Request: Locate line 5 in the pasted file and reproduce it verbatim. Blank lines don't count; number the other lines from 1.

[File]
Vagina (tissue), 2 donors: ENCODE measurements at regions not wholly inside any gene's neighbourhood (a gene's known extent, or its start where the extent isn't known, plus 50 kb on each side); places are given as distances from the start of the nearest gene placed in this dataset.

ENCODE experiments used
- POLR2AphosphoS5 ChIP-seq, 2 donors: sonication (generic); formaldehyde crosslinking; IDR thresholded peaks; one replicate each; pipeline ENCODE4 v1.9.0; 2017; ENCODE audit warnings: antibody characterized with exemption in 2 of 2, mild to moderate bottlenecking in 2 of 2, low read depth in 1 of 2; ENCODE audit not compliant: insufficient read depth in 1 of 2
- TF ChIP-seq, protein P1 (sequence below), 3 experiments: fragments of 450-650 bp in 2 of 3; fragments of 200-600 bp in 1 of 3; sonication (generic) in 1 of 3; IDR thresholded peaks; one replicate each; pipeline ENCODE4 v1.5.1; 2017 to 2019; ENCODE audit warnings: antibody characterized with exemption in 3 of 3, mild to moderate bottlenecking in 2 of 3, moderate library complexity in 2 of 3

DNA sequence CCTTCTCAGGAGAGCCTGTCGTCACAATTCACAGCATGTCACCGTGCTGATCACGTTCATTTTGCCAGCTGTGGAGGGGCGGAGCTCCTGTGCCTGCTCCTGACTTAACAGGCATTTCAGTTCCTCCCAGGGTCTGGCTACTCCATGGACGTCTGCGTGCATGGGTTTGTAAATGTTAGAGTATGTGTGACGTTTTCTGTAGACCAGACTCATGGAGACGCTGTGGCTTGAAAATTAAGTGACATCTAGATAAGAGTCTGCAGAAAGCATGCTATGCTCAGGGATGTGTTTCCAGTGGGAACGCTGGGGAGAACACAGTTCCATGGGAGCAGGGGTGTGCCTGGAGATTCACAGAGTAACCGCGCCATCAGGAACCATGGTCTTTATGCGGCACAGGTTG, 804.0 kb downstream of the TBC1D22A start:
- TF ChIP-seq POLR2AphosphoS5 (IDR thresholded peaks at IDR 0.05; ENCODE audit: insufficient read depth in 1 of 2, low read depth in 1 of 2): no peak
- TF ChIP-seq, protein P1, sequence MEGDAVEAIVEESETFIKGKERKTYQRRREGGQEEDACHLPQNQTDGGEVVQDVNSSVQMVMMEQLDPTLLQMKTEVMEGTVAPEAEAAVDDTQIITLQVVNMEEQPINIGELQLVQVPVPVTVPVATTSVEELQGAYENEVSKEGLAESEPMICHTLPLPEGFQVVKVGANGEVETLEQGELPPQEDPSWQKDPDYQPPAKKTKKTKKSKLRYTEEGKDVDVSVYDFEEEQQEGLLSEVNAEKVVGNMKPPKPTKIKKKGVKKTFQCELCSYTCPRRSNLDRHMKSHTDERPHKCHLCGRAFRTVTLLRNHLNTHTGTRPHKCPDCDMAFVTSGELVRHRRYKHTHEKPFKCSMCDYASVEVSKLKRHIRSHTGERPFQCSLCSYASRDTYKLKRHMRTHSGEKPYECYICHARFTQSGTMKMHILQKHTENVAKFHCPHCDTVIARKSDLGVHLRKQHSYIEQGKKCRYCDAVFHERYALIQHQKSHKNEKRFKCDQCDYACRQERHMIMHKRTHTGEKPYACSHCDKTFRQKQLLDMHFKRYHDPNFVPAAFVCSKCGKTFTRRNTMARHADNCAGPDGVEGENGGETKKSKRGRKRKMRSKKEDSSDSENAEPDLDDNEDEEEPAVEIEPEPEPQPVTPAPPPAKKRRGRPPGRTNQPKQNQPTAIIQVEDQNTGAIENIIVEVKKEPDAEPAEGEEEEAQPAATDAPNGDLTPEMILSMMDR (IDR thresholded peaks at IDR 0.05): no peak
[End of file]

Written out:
DNA sequence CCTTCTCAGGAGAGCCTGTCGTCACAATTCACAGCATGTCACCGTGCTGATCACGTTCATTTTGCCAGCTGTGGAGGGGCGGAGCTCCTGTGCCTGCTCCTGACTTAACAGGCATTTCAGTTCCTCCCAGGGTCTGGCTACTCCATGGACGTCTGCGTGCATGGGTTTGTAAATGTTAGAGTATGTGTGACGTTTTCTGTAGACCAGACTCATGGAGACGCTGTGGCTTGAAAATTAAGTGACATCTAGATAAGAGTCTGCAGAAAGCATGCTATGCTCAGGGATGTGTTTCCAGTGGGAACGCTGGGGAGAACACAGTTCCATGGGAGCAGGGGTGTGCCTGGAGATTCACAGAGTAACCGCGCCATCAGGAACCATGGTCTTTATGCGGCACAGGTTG, 804.0 kb downstream of the TBC1D22A start: